"Graffiti is revolutionary…. and any revolution might be considered a crime. People who are oppressed or suppressed need an outlet, so they write on walls—it’s free."
Graffiti advocates perceive graffiti as a method of reclaiming public space or to display one's art form, their opponents regard it as an unwanted nuisance. Graffiti has often had a reputation as being part of a subculture that rebels against authority, and thus, graffiti artists are presumed to be vandals and law-breakers. And yet, in times of conflict, such murals offer a means of communication and self-expression for members of these socially, ethnically and/or racially divided communities.
The stenciled image of the squatting man holding a sign that reads: "Keep your coins, I WANT CHANGE," speaks directly to the surge in street art across the globe. In a time when large institutions get larger and often hem in the ability for individuals to make themselves heard, the streets serve as invitingly blank canvases that anyone with some paint and a message has access to.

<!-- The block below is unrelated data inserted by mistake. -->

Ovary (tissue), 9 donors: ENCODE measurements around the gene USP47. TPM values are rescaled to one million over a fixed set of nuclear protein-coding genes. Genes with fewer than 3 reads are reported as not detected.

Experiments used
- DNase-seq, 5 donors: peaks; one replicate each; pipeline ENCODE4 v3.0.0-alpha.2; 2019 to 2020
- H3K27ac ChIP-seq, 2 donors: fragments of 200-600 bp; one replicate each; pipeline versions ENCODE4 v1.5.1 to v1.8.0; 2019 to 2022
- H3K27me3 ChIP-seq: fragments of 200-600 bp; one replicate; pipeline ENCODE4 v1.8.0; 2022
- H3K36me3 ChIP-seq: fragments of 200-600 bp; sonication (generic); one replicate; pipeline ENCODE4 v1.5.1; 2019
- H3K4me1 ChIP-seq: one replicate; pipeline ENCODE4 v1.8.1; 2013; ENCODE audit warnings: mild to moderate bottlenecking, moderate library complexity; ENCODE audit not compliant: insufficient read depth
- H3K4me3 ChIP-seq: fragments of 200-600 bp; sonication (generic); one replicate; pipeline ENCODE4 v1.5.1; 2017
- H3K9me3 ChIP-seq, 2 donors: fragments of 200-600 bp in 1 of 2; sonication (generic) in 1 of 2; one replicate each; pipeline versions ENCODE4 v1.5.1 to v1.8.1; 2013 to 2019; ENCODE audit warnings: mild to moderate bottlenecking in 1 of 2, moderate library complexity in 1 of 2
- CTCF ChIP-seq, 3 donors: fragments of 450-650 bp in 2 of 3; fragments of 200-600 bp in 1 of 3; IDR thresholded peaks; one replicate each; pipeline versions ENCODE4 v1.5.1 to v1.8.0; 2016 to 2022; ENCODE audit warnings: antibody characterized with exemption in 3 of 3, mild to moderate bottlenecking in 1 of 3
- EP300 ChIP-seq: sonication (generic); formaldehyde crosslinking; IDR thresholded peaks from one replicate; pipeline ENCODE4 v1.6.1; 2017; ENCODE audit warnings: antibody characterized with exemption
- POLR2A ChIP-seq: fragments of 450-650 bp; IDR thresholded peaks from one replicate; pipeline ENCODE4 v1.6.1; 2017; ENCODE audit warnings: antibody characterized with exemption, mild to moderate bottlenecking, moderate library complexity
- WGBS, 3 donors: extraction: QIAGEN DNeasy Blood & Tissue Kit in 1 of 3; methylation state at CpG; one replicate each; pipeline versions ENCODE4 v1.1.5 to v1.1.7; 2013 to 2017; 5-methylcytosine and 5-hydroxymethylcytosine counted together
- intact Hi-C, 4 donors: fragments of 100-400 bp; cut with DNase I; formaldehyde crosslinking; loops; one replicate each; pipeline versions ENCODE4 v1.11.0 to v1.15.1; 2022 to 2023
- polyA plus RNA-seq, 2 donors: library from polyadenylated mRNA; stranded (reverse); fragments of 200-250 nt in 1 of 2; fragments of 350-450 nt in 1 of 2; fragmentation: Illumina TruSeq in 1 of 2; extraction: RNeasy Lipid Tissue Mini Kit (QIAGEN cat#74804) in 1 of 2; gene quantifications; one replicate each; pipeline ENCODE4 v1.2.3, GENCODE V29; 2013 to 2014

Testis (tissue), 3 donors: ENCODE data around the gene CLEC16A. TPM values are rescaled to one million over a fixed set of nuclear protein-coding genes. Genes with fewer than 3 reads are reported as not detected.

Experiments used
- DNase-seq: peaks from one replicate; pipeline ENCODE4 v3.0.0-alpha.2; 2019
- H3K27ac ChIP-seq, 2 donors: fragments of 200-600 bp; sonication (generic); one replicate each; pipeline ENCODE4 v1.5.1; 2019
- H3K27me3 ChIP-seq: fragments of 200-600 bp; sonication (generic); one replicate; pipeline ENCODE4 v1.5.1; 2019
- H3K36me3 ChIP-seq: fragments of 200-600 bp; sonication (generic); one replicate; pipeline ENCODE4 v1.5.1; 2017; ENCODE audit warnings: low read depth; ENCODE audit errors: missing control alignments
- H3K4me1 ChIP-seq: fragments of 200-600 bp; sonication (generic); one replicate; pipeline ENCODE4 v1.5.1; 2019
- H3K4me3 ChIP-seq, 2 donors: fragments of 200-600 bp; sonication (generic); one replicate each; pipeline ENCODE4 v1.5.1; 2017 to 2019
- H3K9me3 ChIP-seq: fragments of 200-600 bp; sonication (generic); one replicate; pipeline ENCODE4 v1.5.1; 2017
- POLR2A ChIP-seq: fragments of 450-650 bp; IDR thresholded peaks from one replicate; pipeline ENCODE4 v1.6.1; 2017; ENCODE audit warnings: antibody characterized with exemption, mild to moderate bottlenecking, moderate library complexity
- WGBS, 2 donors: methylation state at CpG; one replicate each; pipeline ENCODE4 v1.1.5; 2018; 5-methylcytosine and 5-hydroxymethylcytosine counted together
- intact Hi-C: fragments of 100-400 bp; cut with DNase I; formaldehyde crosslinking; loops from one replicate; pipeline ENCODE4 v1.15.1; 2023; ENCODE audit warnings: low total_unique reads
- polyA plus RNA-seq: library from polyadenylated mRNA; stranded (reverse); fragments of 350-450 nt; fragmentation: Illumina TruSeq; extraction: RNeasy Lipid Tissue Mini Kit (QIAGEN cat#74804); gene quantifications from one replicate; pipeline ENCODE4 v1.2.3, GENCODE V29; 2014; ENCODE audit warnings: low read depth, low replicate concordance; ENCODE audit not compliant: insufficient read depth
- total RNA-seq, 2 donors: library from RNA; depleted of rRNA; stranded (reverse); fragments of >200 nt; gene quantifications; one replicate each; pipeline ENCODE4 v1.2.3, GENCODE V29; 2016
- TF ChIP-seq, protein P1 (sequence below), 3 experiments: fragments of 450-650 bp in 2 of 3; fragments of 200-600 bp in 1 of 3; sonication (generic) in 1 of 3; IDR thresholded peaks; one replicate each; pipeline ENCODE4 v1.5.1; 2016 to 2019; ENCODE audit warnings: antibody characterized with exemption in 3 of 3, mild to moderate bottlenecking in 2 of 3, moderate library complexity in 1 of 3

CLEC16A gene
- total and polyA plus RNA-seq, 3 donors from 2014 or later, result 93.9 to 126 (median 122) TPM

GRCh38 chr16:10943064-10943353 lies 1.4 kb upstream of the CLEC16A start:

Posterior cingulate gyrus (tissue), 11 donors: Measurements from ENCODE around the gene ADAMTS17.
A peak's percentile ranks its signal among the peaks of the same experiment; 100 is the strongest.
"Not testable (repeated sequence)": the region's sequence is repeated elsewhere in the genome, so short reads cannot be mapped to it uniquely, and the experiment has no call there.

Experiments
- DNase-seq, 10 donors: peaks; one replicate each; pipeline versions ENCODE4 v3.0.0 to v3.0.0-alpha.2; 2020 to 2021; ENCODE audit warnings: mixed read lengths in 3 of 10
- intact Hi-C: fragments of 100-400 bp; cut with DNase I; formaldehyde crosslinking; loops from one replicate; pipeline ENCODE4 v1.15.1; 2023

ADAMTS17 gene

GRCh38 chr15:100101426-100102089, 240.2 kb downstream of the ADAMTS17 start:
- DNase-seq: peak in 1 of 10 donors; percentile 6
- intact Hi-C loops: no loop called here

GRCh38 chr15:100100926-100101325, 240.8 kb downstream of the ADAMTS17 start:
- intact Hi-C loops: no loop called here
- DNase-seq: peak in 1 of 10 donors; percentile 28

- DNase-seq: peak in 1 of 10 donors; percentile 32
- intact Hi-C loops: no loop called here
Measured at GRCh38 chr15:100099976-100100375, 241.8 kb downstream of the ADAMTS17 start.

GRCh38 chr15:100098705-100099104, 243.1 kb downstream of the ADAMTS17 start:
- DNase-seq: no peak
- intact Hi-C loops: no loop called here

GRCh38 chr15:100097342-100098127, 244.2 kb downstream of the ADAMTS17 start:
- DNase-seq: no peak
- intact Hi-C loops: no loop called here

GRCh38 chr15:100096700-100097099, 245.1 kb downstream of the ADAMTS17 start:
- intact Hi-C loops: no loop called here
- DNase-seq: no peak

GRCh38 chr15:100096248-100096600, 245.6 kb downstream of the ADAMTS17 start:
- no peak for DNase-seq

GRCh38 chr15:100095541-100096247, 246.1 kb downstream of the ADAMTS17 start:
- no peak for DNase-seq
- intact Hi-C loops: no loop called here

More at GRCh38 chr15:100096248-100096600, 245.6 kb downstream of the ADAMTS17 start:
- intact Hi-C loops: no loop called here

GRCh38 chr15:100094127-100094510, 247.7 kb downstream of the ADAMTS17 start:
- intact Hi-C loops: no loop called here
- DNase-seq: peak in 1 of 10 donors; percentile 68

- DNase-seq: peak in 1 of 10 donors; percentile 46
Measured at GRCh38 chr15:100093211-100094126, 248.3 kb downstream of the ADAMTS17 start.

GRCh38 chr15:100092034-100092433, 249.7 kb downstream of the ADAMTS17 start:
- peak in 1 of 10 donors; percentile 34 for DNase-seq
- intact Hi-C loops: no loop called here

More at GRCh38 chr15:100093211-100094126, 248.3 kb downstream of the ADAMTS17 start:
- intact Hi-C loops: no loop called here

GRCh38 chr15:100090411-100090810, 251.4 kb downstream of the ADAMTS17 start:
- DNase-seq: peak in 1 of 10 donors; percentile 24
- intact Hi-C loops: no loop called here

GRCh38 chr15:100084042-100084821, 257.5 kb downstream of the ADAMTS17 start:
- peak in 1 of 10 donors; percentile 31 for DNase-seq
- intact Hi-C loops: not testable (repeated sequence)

But at what cost? Secrecy and speed are the Graffiti Artists favored arsenal in avoiding the penance of expressing themselves. Jail.
However, many contemporary analysts and even art critics have begun to see artistic value in graffiti and to recognize for what it is - public art. According to many art researchers, graffiti is actually an effective tool for social emancipation or in the achievement of a political goal.
Graffiti – art or vandalism? It all depends on which side of the wall your standing on